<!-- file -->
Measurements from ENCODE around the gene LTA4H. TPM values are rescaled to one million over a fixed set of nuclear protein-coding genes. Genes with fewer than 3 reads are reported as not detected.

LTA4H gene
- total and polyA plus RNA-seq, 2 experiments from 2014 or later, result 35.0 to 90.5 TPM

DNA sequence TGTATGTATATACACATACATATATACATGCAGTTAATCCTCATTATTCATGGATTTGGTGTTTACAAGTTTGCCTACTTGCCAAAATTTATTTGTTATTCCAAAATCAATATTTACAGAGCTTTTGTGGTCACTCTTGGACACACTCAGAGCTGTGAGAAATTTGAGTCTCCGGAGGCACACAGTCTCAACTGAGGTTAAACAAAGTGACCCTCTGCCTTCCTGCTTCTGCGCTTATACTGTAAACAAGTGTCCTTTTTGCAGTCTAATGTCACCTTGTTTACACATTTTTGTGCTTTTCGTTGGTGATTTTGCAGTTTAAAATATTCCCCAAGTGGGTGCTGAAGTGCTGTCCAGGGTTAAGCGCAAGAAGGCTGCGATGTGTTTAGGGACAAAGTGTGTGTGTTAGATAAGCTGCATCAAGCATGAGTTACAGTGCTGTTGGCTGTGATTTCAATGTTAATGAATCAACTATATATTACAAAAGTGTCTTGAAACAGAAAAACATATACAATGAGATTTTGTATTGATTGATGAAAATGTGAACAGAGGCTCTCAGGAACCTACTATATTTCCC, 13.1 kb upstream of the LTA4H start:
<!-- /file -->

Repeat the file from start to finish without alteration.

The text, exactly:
Measurements from ENCODE around the gene LTA4H. TPM values are rescaled to one million over a fixed set of nuclear protein-coding genes. Genes with fewer than 3 reads are reported as not detected.

LTA4H gene
- total and polyA plus RNA-seq, 2 experiments from 2014 or later, result 35.0 to 90.5 TPM

DNA sequence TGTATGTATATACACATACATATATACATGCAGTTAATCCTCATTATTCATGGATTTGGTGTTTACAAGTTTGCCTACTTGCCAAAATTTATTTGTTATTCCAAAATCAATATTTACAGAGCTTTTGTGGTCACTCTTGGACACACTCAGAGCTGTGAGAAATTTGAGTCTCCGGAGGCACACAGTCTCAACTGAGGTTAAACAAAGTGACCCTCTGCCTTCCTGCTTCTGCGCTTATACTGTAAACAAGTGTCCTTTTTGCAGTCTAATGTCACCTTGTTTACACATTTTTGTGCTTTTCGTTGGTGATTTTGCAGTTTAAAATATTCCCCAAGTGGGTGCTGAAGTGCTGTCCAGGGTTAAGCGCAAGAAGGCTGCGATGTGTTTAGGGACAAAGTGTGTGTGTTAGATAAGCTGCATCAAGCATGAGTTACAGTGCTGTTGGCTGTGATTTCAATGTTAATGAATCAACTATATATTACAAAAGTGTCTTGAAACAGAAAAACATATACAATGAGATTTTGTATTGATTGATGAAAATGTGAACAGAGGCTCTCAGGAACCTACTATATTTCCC, 13.1 kb upstream of the LTA4H start: